I was reading through The Daily What Geek today and I came upon this story. Apparently, a writer for Gizmodo, Alyssa Bereznak, wrote an article about her experience with popular dating website OKCupid. Recently, she went on a date with Jon Finkel, a world champion Magic: The Gathering player. Her problem: she didn’t know Finkel played Magic when she agreed to go out with him.
The foundation of this article is the idea that he should have disclosed this piece of information on his OKCupid profile. She seems horrified at being “tricked” into dating a geek, when she was looking for a nice “normal” guy, which I find strange, considering she works for a geekcentric gadget website.
Hoping against hope, she tries to determine if he’s still an active player on their second date:
At dinner I got straight down to it. Did he still play? “Yes.” Strike one. How often? “I’m preparing for a tournament this weekend.” Strike two. Who did he hang out with? “I’ve met all my best friends through Magic.” Strike three. I smiled and nodded and listened. Eventually I even felt a little bit bad that I didn’t know shit about the game. Here was a guy who had dedicated a good chunk of his life to mastering Magic, on a date with a girl who can barely play Solitaire. This is what happens, I thought, when you leave things out of your online profile.
Hmmm . . . and I thought that surrounding yourself with people who have different interests was a good thing. I’m pretty sure you can still hang out with (or – gasp! – even date) someone that plays Magic, even if you don’t.
Towards the end of the article, she attempts to back pedal by saying she realizes it’s shallow to consider playing a game a deal breaker, and besides, he was creepy anyway because he took her to a one-man show about Jeffery Dahmer. Here’s the thing, if she was weirded out by the Jeffery Dahmer thing, I wouldn’t have given it a second thought. That kind of stuff isn’t for everyone, and it IS a weird first date destination choice. But that wasn’t her main beef. She basically mentions it as an after thought. Her main issue with Finkel is that he’s a geek, and she was annoyed that she inadvertently agreed to go out with a geek. She completely dismissed him because he happened to play a game that she thought was lame.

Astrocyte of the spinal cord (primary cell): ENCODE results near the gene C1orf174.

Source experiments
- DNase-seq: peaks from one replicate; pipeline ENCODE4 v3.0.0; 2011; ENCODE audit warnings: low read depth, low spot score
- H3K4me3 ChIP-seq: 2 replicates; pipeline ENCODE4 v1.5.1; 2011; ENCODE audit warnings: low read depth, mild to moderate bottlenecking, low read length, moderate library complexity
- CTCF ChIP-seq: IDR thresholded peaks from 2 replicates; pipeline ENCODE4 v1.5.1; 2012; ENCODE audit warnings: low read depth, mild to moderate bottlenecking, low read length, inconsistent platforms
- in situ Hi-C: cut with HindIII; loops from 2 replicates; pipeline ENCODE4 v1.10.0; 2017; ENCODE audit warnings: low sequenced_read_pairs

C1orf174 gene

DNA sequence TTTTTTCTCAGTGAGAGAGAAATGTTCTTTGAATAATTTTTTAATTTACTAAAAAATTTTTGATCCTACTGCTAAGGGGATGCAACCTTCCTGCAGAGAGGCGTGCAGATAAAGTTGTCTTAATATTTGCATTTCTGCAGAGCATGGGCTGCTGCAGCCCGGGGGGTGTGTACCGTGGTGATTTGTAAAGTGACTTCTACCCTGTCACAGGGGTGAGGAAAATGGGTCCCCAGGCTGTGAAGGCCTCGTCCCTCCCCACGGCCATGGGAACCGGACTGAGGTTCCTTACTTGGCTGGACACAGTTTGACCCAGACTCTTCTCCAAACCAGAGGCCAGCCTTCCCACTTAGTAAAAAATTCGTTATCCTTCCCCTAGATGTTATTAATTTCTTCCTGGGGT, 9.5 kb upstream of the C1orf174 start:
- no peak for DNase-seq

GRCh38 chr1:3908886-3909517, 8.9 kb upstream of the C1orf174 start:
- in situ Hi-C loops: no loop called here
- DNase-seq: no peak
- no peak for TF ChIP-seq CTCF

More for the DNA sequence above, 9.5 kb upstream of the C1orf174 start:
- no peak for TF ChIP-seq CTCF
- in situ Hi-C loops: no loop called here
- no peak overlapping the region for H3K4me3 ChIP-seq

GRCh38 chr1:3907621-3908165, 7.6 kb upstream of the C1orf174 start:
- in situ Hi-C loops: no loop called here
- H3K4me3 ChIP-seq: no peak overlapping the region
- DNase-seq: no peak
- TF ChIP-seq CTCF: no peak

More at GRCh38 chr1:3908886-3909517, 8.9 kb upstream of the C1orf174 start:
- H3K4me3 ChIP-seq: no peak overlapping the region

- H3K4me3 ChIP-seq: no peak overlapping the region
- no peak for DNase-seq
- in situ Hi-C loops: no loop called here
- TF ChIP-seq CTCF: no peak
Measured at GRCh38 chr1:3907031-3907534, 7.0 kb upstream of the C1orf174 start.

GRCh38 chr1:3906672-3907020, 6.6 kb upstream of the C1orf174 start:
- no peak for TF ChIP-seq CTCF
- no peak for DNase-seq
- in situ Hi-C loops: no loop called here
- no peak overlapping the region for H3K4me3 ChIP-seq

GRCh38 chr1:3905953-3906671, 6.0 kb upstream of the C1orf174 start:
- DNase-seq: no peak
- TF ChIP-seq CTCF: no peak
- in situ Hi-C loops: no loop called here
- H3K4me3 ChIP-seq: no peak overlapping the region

I gulped my beer and thought about Magic, that strategic collectible card game involving wizards and spells and other detailed geekery. A long-forgotten fad, like pogs or something.
She’s right about one thing – she is completely shallow. (She probably should have included that on her profile.) Maybe part of the reason she’s still single and using an Internet dating service is that she writes people off because she doesn’t share their interests. This is the part that killed me:
I later found out that Jon infiltrated his way into OKCupid dates with at least two other people I sort of know, including one of my co-workers. Mothers, warn your daughters! This could happen to you. You’ll think you’ve found a normal bearded guy with a job, only to end up sharing goat cheese with a guy who takes you to a one-man show based on Jeffrey Dahmer’s life story.
Is she really trying to pass this off as a “Date From Hell” story? God forbid Finkel attempt to date “normal” people! He plays Magic, after all! My eyes actually ache from repeated eye rollings after reading this. Oh, and way to try to publicly humiliate someone for big page view numbers. Classy! (Although, should I expect anything different from someone who creates dating profiles while intoxicated?)
All I can say is – Jon, I think you dodged a bullet here. A big, shallow, judgmental bullet.
Bonus Features: An awesome rebuttal to her article from another Gizmodo writer.
The Escapist apologizes to Jon Finkel on behalf of women everywhere.